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Cancer Nurs. 2006 Jan-Feb;29(1):1-8.

Being screened for prostate cancer: a simple blood test or a commitment to treatment?

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  • 1School of Nursing, University of British Columbia, 302-6190 Agronomy Road, Vancouver, BC V6T 1Z3, Canada. oliffe@nursing.ubc.ca

Abstract

The virtues of screening men for prostate cancer continue to be debated in political and public health, as well as clinical forums. Science has been unable to accurately predict screening benefits, yet many men are required to make informed decisions about prostate cancer screening. Clinicians' screening practices have been reported, but little research attention has been given to patients' experiences. The purpose of this study was to describe patients' perspectives of being screened and subsequently diagnosed with prostate cancer. Thirty-five Anglo-Australian men were interviewed, and the data were analyzed using ethnographic content analysis. The findings indicated that most participants experienced screening as a continuum of 3 tests, rather than the simple prostate-specific antigen blood test they had often anticipated. Commitment to a definitive diagnosis when abnormality was detected through screening and uptake of active treatment(s) when prostate cancer was confirmed were strongly represented in this study. The findings offer insight to the complex and often rapid sequence of events that can accompany prostate cancer screening. This has implications for the information that needs to be discussed with men before, rather than after prostate cancer screening has commenced.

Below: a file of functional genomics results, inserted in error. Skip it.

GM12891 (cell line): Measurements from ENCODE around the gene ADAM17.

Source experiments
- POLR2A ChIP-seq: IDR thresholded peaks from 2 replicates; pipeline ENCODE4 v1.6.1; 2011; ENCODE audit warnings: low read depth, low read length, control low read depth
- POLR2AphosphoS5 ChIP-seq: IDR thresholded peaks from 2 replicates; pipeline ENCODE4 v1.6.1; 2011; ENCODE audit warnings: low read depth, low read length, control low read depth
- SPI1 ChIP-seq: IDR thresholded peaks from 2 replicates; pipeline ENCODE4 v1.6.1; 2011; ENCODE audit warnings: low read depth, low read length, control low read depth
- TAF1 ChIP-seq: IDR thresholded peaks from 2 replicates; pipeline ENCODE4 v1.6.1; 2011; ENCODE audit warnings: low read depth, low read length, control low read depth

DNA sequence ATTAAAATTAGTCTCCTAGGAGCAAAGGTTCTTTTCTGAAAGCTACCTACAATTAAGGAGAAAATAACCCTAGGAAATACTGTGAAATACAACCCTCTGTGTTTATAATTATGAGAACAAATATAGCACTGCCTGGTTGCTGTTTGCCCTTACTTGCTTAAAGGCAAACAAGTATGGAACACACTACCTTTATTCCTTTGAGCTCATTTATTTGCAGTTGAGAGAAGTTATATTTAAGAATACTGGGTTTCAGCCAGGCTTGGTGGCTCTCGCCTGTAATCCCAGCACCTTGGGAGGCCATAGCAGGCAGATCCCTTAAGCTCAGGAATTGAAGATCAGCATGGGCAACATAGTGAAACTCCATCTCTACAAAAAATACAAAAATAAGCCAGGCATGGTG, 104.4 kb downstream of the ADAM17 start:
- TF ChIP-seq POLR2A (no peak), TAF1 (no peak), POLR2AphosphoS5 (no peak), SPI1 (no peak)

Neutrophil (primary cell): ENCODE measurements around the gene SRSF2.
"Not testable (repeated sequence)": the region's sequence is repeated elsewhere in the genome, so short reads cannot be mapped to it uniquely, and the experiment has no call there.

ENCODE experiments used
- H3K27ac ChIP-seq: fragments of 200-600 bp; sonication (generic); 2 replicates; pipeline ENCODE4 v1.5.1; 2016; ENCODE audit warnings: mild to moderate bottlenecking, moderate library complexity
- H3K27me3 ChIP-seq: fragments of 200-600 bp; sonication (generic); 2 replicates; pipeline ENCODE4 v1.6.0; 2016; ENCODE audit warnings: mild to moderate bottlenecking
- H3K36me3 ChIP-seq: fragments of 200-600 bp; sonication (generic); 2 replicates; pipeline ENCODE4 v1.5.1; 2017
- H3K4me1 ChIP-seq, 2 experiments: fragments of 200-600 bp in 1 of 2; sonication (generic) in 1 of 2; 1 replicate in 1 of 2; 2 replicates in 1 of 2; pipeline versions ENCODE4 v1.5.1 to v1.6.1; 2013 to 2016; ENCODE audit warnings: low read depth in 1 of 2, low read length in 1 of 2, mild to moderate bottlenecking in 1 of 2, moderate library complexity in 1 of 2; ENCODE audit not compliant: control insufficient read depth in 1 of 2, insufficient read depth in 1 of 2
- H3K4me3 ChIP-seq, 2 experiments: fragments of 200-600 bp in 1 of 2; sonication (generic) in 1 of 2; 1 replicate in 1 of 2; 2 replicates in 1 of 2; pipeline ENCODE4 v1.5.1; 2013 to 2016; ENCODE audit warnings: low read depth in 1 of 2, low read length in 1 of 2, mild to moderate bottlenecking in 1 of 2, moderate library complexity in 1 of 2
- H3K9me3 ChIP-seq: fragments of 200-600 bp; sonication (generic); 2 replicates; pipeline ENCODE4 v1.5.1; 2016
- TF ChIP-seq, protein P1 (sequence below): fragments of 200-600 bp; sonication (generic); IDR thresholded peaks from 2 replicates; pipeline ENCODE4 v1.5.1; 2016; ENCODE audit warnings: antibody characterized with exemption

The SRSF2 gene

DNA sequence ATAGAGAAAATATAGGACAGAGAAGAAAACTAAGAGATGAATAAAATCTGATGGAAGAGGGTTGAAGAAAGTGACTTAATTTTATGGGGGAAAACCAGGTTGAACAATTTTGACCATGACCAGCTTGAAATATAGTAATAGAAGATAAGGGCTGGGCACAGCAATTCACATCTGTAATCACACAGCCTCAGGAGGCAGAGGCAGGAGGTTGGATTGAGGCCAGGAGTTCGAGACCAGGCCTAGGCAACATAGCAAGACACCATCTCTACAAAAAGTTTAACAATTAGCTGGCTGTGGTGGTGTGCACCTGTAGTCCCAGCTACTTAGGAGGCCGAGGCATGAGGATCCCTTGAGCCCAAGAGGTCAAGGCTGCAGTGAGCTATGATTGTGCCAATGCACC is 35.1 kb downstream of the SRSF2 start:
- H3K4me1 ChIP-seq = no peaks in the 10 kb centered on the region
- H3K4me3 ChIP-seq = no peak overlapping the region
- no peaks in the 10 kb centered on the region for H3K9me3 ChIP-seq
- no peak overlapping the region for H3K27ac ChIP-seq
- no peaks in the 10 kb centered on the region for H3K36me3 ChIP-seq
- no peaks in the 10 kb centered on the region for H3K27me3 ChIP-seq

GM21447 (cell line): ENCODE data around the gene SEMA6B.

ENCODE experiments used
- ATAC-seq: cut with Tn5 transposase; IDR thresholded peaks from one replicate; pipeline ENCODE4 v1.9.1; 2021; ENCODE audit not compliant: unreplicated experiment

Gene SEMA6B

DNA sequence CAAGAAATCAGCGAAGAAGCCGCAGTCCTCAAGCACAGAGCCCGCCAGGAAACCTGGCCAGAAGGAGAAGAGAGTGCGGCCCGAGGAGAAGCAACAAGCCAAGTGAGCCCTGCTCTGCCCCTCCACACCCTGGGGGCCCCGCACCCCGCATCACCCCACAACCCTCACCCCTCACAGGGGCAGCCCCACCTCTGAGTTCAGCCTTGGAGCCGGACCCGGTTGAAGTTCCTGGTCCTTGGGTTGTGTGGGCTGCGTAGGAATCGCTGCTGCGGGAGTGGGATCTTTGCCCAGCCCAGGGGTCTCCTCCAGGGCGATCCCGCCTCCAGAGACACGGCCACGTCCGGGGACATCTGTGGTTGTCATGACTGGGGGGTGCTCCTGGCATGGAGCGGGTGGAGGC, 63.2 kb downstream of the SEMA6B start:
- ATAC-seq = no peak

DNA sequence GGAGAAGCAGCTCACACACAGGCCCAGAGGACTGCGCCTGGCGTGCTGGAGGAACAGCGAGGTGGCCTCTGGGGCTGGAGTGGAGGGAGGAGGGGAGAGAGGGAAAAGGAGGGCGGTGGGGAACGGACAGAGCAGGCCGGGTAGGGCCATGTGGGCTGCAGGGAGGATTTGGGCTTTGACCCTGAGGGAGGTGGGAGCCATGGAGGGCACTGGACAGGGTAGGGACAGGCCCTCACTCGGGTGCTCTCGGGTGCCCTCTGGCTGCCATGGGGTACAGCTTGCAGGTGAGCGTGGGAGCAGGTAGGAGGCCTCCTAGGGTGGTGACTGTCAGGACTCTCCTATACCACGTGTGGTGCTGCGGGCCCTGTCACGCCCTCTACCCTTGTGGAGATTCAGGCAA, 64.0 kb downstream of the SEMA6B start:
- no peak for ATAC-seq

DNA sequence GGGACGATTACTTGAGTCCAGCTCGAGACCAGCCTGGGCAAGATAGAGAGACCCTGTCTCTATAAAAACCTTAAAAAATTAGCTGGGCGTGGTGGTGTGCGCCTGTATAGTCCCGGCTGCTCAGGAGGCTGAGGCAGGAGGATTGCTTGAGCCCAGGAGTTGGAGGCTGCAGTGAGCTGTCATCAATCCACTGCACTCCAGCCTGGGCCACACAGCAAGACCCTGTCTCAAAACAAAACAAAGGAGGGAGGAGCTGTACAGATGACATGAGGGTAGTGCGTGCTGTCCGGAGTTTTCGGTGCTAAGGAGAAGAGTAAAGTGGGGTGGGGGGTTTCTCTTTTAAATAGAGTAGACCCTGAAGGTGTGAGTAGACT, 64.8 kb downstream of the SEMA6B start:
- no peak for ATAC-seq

PMID:
16557114
[PubMed - indexed for MEDLINE]
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